The Jews (who covet much to be wise above what is written) say that Job’s wife was Dinah, Jacob’s daughter: so the Chaldee paraphrase. It is not likely that she was; but, whoever it was, she was to him like Michal to David, a scoffer at his piety. She was spared to him, when the rest of his comforts were taken away, for this purpose, to be a troubler and tempter to him. If Satan leaves anything that he has permission to take away, it is with a design of mischief. It is his policy to send his temptations by the hand of those that are dear to us, as he tempted Adam by Eve and Christ by Peter.
We must therefore carefully watch that we be not drawn to say or do a wrong thing by the influence, interest, or entreaty, of any, no, not those for whose opinion and favour we have ever so great a value. Observe how strong this temptation was.
1. She banters Job for his constancy in his religion:
“Dost thou still retain thy integrity? Art thou so very obstinate in thy religion that nothing will cure thee of it? so tame and sheepish as thus to truckle to a God who is so far from rewarding thy services with marks of his favour that he seems to take a pleasure in making thee miserable, strips thee, and scourges thee, without any provocation given? Is this a God to be still loved, and blessed, and served?”
Dost thou not see that thy devotion’s vain?
What have thy prayers procured but woe and pain?
Hast thou not yet thy int’rest understood?
Perversely righteous, and absurdly good?
Those painful sores, and all thy losses, show
How Heaven regards the foolish saint below.
Incorrigibly pious! Can’t thy God
Reform thy stupid virtue with his rod?
—Sir R. Blackmore
Thus Satan still endeavours to draw men from God, as he did our first parents, by suggesting hard thoughts of him, as one that envies the happiness and delights in the misery of his creatures, than which nothing is more false.
Another artifice he uses is to drive men from their religion by loading them with scoffs and reproaches for their adherence to it. We have reason to expect it, but we are fools if we heed it. Our Master himself has undergone it, we shall be abundantly recompensed for it, and with much more reason may we retort it upon the scoffers, “Are you such fools as still to retain your impiety, when you might bless God and live?”
2. She urges him to renounce his religion, to blaspheme God, set him at defiance, and dare him to do his worst:
“Curse God and die; live no longer in dependence upon God, wait not for relief from him, but be thy own deliverer by being thy own executioner; end thy troubles by ending thy life; better die once than be always dying thus; thou mayest now despair of having any help from thy God, even curse him, and hang thyself.” These are two of the blackest and most horrid of all Satan’s temptations, and yet such as good men have sometimes been violently assaulted with.
Nothing is more contrary to natural conscience than blaspheming God, nor to natural sense than self-murder; therefore the suggestion of either of these may well be suspected to come immediately from Satan. Lord, lead us not into temptation, not into such, not into any temptation, but deliver us from the evil one.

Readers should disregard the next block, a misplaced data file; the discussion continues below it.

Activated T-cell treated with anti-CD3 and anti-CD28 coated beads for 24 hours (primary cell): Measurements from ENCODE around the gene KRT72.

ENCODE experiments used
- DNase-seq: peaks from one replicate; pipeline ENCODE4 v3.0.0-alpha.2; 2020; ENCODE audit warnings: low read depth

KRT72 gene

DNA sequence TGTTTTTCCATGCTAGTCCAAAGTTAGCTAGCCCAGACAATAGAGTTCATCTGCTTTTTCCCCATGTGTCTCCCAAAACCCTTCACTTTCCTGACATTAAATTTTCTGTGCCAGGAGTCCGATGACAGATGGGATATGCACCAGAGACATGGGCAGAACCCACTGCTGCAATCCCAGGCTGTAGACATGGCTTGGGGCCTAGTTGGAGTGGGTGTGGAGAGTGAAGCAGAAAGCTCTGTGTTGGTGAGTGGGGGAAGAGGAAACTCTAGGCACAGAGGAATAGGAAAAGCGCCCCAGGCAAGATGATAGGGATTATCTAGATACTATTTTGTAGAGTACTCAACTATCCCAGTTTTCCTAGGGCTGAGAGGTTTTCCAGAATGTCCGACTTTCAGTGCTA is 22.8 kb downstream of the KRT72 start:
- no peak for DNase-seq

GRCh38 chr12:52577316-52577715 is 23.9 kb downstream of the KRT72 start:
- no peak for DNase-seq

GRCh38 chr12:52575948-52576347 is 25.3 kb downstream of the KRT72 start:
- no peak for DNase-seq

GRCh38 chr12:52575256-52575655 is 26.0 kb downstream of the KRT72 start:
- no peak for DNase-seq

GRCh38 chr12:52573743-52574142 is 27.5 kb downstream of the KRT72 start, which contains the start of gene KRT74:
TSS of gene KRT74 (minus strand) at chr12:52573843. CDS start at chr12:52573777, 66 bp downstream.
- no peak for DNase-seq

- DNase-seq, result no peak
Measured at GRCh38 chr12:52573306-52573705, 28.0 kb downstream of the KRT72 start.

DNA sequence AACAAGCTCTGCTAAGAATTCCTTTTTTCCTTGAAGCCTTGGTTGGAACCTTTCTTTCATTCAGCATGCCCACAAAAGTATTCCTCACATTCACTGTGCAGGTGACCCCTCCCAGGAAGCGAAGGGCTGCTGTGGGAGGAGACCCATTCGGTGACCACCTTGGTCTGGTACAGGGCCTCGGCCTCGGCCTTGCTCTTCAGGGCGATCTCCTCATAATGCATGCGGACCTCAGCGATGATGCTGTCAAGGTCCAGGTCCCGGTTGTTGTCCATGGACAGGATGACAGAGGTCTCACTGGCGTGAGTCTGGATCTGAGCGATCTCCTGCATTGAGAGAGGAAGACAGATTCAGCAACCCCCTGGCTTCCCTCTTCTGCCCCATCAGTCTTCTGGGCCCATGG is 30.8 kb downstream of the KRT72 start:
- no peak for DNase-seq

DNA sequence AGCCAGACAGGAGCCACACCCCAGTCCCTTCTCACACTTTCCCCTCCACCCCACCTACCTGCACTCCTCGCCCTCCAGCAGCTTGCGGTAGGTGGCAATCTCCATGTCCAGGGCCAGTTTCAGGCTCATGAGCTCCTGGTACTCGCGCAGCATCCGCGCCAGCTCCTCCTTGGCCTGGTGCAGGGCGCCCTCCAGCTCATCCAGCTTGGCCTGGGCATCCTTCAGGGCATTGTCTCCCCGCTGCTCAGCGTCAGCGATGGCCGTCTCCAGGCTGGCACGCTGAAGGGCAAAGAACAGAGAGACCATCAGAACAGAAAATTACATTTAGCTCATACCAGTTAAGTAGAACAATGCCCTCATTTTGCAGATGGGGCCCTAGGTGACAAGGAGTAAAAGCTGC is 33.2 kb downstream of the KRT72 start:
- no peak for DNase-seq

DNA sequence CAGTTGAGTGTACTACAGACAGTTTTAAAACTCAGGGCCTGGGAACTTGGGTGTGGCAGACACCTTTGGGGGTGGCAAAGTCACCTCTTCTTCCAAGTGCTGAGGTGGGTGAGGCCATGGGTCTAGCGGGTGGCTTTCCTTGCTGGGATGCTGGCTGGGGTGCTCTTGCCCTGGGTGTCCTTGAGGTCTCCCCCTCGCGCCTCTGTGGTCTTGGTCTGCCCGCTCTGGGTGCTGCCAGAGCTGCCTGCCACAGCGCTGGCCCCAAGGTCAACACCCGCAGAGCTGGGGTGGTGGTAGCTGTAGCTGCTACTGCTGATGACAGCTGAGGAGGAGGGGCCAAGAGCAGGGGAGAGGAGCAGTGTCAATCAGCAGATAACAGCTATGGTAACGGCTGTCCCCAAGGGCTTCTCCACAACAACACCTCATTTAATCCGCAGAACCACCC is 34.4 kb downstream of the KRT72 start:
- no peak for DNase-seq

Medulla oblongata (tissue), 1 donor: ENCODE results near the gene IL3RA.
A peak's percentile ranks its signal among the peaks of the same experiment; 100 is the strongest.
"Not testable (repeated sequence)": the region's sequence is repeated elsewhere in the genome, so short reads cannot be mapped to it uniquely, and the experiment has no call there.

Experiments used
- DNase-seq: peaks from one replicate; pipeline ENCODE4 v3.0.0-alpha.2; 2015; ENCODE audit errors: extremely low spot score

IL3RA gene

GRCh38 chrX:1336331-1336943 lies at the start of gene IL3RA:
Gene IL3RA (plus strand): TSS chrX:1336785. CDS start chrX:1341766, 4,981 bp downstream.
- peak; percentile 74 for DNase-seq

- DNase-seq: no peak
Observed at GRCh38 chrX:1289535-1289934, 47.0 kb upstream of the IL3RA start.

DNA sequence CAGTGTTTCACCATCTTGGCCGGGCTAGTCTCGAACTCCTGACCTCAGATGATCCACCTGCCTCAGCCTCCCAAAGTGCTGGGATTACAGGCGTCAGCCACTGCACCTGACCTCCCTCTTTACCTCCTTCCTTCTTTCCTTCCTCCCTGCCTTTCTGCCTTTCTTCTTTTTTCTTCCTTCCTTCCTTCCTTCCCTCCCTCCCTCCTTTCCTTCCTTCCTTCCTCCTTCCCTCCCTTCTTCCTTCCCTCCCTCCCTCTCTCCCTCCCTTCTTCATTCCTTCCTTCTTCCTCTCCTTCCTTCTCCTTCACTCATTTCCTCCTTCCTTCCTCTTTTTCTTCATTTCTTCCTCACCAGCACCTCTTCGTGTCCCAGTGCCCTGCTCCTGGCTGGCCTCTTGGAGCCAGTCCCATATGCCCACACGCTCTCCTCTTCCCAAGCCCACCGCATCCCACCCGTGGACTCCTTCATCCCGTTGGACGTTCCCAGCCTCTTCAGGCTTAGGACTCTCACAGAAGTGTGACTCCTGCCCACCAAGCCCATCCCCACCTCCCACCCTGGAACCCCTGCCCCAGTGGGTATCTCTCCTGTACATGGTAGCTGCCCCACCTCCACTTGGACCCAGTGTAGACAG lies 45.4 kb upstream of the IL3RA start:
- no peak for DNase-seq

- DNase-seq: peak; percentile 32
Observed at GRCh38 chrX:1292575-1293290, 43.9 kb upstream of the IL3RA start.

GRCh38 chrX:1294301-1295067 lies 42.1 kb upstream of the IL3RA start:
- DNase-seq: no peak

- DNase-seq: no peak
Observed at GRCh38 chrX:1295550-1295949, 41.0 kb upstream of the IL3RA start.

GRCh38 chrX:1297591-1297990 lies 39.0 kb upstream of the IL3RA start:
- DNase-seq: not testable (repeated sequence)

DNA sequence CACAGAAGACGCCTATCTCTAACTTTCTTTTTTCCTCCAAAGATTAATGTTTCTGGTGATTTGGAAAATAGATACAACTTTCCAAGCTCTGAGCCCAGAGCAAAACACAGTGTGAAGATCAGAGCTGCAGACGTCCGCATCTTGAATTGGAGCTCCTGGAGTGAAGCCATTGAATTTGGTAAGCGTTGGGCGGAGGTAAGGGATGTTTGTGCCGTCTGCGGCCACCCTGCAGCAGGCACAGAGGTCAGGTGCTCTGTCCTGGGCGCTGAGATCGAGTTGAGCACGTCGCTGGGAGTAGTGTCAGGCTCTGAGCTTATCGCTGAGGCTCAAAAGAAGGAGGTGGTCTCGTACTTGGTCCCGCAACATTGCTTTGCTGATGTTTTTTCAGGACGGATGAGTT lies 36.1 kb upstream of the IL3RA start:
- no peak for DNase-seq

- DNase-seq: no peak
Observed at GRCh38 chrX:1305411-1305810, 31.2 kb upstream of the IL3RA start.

III. He bravely resists and overcomes the temptation, v. 10.
He soon gave her an answer (for Satan spared him the use of his tongue, in hopes he would curse God with it), which showed his constant resolution to cleave to God, to keep his good thoughts of him, and not to let go his integrity. See,
1. How he resented the temptation.
He was very indignant at having such a thing mentioned to him: “What! Curse God? I abhor the thought of it. Get thee behind me, Satan.” In other cases Job reasoned with his wife with a great deal of mildness, even when she was unkind to him (ch. 19:17): I entreated her for the children’s sake of my own body. But, when she persuaded him to curse God, he was much displeased: Thou speakest as one of the foolish women speaketh. He does not call her a fool and an atheist, nor does he break out into any indecent expressions of his displeasure, as those who are sick and sore are apt to do, and think they may be excused; but he shows her the evil of what she said, and she spoke the language of the infidels and idolaters, who, when they are hardly bestead, fret themselves, and curse their king and their God, Isa. 8:21.
We have reason to suppose that in such a pious household as Job had his wife was one that had been well affected to religion, but that now, when all their estate and comfort were gone, she could not bear the loss with that temper of mind that Job had; but that she should go about to infect his mind with her wretched distemper was a great provocation to him, and he could not forbear thus showing his resentment. Note,
(1.) Those are angry and sin not who are angry only at sin and take a temptation as the greatest affront, who cannot bear those that are evil, Rev. 2:2.